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Value Of Social Capital To Mid-Sized Northern Plains Farms


  • Gustafson, Cole R.


As farms increase in size, operators often face the difficult decision of remaining loyal to local merchants or obtaining volume discounts from more distant input suppliers. When farmers bypass local merchants and buy inputs in volume from a wholesaler, they often realize a price discount but forego many services including credit forebearance. In essence, when farmers buy locally, they pay higher prices, which decreases profits and increases financial risk, but generates social capital which can be drawn upon during periods of economic adversity later in the form of credit forebearance. A theoretical model of farm financial risk evaluates borrower behavior in light of cash flow constraints, volume discounts, and social capital. Monte-carlo simulation was used to empirically apply the model to a representative 2,000-acre Northern Plains crop farm. The stochastic simulation model embodied local price and yield distributions, tax policy, and financial repayment risks. A survey of local input suppliers and lenders provided key information on levels of price discount and credit forebearance. Competition among suppliers resulted in less difference between retail and wholesale prices than expected a priori. Results of the analysis delineated the financial risks involved and value of social capital received in the form of credit forebearance. The distribution of year-end available funds when inputs were purchased locally had a slightly lower mean and longer left tail. While a longer and bulkier left tail appeared to present the farm with additional financial risk, it was actually the result of additional borrowing arising from credit forebearance. If forebearance were not available, the firm would have been bankrupt. In this model, bankruptcy occurred with 2.6 percent frequency. Personal exemptions provided under statutory bankruptcy provisions altered the shape of the left tail.

Suggested Citation

  • Gustafson, Cole R., 2004. "Value Of Social Capital To Mid-Sized Northern Plains Farms," Staff Papers 23677, North Dakota State University, Department of Agribusiness and Applied Economics.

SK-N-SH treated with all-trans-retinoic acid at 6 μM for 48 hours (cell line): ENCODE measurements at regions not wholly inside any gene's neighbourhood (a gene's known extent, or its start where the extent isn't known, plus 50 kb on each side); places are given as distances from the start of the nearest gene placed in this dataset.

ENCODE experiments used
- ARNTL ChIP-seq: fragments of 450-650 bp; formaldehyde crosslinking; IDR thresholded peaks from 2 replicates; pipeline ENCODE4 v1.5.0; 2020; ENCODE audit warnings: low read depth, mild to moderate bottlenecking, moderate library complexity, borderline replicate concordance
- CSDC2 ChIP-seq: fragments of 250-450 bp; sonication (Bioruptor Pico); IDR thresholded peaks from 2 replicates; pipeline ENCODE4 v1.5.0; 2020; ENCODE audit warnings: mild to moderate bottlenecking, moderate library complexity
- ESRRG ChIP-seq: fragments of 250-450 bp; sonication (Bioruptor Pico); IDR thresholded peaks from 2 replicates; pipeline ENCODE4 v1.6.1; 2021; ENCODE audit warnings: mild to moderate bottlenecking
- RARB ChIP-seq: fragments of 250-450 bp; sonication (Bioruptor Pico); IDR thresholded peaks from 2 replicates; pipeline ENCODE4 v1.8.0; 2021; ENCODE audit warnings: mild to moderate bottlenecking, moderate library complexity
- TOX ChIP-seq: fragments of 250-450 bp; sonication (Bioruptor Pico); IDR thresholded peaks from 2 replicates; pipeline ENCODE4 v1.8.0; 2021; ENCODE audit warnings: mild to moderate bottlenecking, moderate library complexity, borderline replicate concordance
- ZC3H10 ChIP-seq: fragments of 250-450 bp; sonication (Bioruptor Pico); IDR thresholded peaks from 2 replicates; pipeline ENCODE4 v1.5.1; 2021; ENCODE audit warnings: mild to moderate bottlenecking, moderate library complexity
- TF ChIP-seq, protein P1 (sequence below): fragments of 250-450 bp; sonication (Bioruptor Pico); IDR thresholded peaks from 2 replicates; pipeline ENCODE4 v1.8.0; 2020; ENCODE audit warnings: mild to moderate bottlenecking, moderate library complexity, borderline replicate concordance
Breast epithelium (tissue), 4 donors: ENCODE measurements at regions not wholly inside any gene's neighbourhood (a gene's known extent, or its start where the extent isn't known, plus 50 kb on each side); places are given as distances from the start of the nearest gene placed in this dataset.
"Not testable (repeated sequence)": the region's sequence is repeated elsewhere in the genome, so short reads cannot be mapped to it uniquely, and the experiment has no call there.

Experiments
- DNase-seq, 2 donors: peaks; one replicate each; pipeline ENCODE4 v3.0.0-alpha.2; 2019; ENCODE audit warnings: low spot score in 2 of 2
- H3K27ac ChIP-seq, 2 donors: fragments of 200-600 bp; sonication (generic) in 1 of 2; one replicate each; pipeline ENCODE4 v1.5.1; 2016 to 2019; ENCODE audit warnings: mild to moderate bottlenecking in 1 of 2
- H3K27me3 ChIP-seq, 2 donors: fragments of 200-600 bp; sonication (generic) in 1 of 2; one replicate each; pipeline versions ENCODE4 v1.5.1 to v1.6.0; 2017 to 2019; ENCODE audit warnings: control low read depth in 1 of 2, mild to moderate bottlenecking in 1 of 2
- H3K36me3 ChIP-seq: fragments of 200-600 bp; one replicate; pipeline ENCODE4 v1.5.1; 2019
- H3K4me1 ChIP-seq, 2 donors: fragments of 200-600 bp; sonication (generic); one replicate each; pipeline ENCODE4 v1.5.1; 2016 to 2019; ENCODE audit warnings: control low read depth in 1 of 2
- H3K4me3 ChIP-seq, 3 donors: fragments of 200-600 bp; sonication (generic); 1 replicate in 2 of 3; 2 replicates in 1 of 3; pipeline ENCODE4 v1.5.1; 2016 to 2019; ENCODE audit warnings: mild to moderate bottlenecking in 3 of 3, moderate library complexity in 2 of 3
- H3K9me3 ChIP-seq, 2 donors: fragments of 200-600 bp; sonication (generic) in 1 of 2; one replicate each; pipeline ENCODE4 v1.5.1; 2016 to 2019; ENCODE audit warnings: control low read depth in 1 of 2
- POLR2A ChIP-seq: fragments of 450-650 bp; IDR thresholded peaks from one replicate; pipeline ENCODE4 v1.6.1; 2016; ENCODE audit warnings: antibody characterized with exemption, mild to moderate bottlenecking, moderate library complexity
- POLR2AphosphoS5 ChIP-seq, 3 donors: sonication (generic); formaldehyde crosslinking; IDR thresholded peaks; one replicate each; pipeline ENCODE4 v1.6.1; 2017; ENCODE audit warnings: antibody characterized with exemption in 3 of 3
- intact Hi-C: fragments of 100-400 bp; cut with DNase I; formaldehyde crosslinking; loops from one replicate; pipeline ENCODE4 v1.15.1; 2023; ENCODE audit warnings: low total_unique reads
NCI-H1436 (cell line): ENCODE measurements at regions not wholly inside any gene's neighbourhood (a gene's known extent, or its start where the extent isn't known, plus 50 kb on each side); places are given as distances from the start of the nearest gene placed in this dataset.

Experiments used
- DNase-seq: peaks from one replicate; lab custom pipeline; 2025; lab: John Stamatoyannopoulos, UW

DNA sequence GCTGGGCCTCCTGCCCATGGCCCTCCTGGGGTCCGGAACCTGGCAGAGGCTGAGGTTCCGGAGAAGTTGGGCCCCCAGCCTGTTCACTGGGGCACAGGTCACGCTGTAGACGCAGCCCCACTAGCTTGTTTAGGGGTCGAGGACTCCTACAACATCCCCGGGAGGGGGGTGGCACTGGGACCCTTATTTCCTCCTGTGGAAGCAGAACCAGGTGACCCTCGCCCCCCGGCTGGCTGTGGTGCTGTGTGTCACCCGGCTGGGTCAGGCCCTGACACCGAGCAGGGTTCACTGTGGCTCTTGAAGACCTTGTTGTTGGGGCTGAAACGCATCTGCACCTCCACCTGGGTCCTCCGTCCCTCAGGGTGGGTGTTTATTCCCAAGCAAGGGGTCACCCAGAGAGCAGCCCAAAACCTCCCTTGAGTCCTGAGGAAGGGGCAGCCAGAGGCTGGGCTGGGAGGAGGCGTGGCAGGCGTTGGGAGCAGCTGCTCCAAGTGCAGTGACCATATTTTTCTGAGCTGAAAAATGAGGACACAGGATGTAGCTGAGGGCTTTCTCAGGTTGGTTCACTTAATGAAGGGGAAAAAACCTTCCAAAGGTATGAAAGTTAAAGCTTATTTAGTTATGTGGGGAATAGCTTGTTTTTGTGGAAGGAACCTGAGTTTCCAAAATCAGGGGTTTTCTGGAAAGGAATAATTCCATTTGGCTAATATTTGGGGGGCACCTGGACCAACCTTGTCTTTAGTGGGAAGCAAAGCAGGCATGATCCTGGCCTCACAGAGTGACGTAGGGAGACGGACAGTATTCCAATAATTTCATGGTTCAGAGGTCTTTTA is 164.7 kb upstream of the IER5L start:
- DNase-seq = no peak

• Handle: RePEc:ags:nddsps:23677

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    References listed on IDEAS

    1. Saxowsky, David M. & Gustafson, Cole R. & Ali, Mir B. & Braaten, Joan M. & Rotering, Jeff, 1987. "Economic Impact of North Dakota Laws that Permit Delayed or Partial Repayment of Agricultural Debt July 1, 1986," Agricultural Economics Reports 23462, North Dakota State University, Department of Agribusiness and Applied Economics.
    2. Luigi Guiso & Paola Sapienza & Luigi Zingales, 2004. "The Role of Social Capital in Financial Development," American Economic Review, American Economic Association, vol. 94(3), pages 526-556, June.
    3. Mogues, Tewodaj & Carter, Michael R., 2004. "Social Capital And The Reproduction Of Inequality In Socially Polarized Economies," 2004 Annual meeting, August 1-4, Denver, CO 20132, American Agricultural Economics Association (New Name 2008: Agricultural and Applied Economics Association).
    4. John Maluccio & Lawrence Haddad & Julian May, 2000. "Social capital and household welfare in South Africa, 1993-98," Journal of Development Studies, Taylor & Francis Journals, vol. 36(6), pages 54-81.
    5. Robison, Lindon J. & Siles, Marcelo E. & Schmid, A. Allan, 2002. "Social Capital And Poverty Reduction: Toward A Mature Paradigm," Agricultural Economic Report Series 10941, Michigan State University, Department of Agricultural, Food, and Resource Economics.
    6. Shideler, David W., 2004. "Determinants Of Individual Social Capital Investment," 2004 Annual meeting, August 1-4, Denver, CO 20224, American Agricultural Economics Association (New Name 2008: Agricultural and Applied Economics Association).
    7. Lindon J. Robison & Jan L. Flora, 2003. "The Social Capital Paradigm: Bridging across Disciplines," American Journal of Agricultural Economics, Agricultural and Applied Economics Association, vol. 85(5), pages 1187-1193.
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